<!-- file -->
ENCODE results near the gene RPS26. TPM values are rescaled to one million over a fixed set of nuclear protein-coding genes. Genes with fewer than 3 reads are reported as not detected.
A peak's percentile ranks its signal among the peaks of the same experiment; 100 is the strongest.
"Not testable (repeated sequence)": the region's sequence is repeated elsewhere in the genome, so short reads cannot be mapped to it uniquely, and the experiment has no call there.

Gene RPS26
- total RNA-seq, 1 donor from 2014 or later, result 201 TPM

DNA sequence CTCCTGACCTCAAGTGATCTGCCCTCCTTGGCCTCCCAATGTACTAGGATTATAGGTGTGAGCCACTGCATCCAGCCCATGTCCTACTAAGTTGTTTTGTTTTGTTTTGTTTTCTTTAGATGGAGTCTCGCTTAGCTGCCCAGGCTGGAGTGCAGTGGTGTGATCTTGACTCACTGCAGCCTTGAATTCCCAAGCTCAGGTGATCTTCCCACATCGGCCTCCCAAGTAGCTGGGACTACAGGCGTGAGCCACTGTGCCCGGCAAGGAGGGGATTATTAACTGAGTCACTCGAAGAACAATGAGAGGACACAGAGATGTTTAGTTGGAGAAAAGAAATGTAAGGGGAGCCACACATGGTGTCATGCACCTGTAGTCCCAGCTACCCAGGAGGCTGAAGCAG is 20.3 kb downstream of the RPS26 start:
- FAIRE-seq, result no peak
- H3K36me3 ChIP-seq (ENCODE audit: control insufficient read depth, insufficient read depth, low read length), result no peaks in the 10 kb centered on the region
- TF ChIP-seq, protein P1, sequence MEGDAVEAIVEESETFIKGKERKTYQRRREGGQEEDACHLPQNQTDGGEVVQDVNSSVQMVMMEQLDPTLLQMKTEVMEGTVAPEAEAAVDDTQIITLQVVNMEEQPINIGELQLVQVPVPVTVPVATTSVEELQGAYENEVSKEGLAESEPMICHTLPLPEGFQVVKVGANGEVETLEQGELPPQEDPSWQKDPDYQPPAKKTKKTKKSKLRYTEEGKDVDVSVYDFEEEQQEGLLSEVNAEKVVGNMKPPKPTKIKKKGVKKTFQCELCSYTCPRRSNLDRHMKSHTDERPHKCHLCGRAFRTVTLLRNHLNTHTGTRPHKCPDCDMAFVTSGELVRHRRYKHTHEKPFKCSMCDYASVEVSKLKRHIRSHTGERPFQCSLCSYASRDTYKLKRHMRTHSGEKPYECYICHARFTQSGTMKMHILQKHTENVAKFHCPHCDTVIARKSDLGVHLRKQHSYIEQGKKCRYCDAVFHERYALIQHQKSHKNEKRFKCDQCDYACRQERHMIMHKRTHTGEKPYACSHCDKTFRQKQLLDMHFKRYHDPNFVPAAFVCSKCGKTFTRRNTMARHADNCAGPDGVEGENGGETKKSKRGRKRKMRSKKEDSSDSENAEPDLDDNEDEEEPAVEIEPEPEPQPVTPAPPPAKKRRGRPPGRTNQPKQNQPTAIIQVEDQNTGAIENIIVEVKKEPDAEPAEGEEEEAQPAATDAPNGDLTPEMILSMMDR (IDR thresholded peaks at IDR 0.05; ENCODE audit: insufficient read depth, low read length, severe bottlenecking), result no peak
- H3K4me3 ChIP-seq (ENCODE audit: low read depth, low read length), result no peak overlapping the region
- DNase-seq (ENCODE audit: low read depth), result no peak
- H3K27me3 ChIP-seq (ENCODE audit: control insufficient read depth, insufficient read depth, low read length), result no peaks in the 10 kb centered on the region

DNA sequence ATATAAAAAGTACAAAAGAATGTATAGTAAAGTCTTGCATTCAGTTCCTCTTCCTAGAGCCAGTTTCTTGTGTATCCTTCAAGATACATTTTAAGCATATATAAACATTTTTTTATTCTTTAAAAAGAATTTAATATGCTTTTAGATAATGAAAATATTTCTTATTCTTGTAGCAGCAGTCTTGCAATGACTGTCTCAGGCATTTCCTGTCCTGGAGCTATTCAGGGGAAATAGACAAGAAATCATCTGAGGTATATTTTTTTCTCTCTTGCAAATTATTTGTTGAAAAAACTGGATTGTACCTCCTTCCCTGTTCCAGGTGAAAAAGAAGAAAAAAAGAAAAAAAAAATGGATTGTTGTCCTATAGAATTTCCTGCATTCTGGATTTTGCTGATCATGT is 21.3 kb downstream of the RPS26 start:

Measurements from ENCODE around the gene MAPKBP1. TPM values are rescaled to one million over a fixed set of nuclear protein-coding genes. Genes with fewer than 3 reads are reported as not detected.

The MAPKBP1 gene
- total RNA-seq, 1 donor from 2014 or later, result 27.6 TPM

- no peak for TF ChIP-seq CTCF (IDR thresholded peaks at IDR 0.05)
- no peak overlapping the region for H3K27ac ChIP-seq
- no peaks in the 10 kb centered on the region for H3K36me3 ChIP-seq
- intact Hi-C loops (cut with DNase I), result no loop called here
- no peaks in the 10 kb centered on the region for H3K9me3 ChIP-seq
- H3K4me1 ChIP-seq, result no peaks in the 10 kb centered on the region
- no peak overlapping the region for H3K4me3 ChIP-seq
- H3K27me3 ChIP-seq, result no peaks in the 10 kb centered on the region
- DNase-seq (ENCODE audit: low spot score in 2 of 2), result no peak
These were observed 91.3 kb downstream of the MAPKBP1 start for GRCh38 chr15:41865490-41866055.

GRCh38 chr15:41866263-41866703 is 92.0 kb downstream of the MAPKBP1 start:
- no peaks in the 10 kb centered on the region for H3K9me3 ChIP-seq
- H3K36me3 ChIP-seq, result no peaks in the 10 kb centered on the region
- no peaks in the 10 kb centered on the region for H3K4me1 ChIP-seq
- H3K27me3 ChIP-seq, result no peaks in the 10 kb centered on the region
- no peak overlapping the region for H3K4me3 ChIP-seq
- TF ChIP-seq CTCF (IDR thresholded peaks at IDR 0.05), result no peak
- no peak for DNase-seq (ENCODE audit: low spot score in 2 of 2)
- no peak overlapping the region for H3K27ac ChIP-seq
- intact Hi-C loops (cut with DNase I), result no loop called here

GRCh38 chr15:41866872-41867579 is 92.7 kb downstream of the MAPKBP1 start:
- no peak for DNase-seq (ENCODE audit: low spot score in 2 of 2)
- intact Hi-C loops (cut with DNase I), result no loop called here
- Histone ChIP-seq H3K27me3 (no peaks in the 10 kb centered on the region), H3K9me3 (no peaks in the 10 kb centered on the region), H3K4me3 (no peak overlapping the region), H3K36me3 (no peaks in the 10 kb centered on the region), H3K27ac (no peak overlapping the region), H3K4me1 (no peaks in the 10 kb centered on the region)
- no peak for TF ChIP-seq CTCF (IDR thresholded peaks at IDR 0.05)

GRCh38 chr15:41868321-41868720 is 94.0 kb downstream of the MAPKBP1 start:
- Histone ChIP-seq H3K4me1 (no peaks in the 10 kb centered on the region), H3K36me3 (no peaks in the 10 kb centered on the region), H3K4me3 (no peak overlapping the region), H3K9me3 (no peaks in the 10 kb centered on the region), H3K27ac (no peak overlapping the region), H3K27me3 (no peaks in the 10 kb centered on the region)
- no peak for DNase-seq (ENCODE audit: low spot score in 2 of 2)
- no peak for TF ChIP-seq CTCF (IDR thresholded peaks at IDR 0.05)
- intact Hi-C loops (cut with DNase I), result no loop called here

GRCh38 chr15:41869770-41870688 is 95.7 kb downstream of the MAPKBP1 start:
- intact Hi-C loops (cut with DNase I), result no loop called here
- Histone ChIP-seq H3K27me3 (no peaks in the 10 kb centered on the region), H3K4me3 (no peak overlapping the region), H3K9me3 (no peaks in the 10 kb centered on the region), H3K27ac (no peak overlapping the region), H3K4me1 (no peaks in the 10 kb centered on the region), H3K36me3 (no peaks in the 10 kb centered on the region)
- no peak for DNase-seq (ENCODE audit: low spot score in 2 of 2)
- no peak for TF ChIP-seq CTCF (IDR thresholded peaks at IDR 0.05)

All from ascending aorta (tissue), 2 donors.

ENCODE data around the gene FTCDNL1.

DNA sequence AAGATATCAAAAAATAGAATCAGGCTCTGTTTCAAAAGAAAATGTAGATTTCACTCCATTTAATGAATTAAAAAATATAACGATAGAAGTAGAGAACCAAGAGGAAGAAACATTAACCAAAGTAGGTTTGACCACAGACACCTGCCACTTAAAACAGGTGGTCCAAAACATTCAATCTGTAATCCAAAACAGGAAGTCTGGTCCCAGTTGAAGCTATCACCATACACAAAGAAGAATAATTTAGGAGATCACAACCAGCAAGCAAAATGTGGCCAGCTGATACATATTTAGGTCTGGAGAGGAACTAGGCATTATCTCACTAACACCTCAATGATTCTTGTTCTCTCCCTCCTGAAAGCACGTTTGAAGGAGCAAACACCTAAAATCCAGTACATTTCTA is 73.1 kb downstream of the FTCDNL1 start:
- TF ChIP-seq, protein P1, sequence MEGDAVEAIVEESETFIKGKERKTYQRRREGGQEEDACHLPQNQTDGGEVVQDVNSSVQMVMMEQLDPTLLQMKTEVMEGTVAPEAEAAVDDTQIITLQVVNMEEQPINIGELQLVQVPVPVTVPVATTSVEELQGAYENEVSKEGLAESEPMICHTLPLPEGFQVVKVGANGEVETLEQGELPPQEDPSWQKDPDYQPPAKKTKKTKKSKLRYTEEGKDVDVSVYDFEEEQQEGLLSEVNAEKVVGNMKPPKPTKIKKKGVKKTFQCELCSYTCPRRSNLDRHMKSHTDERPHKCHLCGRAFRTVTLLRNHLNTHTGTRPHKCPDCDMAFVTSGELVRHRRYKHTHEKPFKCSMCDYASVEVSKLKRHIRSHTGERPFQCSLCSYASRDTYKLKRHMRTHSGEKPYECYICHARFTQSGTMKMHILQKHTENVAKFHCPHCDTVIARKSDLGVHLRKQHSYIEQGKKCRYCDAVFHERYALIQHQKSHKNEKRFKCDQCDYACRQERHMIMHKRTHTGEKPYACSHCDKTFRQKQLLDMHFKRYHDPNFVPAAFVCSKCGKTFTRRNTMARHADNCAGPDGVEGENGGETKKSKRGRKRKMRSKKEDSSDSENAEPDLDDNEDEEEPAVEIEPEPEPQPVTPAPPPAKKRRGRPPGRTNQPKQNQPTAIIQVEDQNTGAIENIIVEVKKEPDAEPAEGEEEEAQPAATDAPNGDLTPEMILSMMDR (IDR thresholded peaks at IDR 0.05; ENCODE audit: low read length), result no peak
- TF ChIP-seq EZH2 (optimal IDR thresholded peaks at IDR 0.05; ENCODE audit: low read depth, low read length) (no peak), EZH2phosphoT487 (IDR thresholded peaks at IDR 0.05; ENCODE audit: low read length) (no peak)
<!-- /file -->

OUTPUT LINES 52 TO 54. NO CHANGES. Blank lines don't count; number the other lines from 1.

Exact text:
All from ascending aorta (tissue), 2 donors.

ENCODE data around the gene FTCDNL1.

DNA sequence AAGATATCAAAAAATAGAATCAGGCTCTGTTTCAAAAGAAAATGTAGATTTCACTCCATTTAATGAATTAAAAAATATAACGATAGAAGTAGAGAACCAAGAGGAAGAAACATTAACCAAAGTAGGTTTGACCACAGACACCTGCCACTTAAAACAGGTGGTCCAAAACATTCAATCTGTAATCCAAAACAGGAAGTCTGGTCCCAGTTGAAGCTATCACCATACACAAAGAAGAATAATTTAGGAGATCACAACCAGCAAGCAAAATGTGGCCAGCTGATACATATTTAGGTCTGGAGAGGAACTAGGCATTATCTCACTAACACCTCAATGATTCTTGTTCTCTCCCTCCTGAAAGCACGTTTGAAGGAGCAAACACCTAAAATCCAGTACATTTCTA is 73.1 kb downstream of the FTCDNL1 start: